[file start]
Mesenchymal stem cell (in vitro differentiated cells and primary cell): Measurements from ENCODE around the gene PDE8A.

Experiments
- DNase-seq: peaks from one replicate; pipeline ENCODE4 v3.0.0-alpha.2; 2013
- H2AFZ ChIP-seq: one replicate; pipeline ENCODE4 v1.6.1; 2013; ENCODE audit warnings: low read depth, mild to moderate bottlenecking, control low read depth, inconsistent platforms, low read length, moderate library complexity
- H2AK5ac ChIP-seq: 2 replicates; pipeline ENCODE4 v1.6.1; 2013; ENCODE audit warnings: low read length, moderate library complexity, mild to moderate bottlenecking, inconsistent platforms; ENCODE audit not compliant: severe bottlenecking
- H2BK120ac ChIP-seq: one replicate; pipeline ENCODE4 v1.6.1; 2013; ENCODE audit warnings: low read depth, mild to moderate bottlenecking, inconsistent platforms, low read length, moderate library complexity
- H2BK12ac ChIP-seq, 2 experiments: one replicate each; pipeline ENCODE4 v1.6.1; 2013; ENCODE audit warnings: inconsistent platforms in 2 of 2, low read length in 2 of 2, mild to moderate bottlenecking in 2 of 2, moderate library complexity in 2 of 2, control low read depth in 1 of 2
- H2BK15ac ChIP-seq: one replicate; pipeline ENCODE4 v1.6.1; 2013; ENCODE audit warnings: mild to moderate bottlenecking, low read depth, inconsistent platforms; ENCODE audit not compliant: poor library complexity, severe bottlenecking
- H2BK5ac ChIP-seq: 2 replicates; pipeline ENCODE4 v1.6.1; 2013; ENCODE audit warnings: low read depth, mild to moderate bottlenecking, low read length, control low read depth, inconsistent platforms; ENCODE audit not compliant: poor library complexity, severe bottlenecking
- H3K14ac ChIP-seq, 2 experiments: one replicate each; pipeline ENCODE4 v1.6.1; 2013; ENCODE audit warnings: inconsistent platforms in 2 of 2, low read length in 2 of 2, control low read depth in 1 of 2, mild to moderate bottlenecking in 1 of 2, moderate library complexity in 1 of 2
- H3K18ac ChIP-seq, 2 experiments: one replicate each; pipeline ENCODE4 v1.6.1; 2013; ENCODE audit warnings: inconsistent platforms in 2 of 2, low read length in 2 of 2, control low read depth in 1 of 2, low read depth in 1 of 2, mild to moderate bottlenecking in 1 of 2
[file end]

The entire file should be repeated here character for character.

Mesenchymal stem cell (in vitro differentiated cells and primary cell): Measurements from ENCODE around the gene PDE8A.

Experiments
- DNase-seq: peaks from one replicate; pipeline ENCODE4 v3.0.0-alpha.2; 2013
- H2AFZ ChIP-seq: one replicate; pipeline ENCODE4 v1.6.1; 2013; ENCODE audit warnings: low read depth, mild to moderate bottlenecking, control low read depth, inconsistent platforms, low read length, moderate library complexity
- H2AK5ac ChIP-seq: 2 replicates; pipeline ENCODE4 v1.6.1; 2013; ENCODE audit warnings: low read length, moderate library complexity, mild to moderate bottlenecking, inconsistent platforms; ENCODE audit not compliant: severe bottlenecking
- H2BK120ac ChIP-seq: one replicate; pipeline ENCODE4 v1.6.1; 2013; ENCODE audit warnings: low read depth, mild to moderate bottlenecking, inconsistent platforms, low read length, moderate library complexity
- H2BK12ac ChIP-seq, 2 experiments: one replicate each; pipeline ENCODE4 v1.6.1; 2013; ENCODE audit warnings: inconsistent platforms in 2 of 2, low read length in 2 of 2, mild to moderate bottlenecking in 2 of 2, moderate library complexity in 2 of 2, control low read depth in 1 of 2
- H2BK15ac ChIP-seq: one replicate; pipeline ENCODE4 v1.6.1; 2013; ENCODE audit warnings: mild to moderate bottlenecking, low read depth, inconsistent platforms; ENCODE audit not compliant: poor library complexity, severe bottlenecking
- H2BK5ac ChIP-seq: 2 replicates; pipeline ENCODE4 v1.6.1; 2013; ENCODE audit warnings: low read depth, mild to moderate bottlenecking, low read length, control low read depth, inconsistent platforms; ENCODE audit not compliant: poor library complexity, severe bottlenecking
- H3K14ac ChIP-seq, 2 experiments: one replicate each; pipeline ENCODE4 v1.6.1; 2013; ENCODE audit warnings: inconsistent platforms in 2 of 2, low read length in 2 of 2, control low read depth in 1 of 2, mild to moderate bottlenecking in 1 of 2, moderate library complexity in 1 of 2
- H3K18ac ChIP-seq, 2 experiments: one replicate each; pipeline ENCODE4 v1.6.1; 2013; ENCODE audit warnings: inconsistent platforms in 2 of 2, low read length in 2 of 2, control low read depth in 1 of 2, low read depth in 1 of 2, mild to moderate bottlenecking in 1 of 2